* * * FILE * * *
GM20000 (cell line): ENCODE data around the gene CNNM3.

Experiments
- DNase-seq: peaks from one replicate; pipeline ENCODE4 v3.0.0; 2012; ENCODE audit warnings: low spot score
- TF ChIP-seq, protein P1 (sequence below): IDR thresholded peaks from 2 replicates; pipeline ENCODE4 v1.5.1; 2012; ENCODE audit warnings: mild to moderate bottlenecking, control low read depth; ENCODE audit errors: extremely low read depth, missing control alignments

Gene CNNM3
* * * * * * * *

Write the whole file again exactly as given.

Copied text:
GM20000 (cell line): ENCODE data around the gene CNNM3.

Experiments
- DNase-seq: peaks from one replicate; pipeline ENCODE4 v3.0.0; 2012; ENCODE audit warnings: low spot score
- TF ChIP-seq, protein P1 (sequence below): IDR thresholded peaks from 2 replicates; pipeline ENCODE4 v1.5.1; 2012; ENCODE audit warnings: mild to moderate bottlenecking, control low read depth; ENCODE audit errors: extremely low read depth, missing control alignments

Gene CNNM3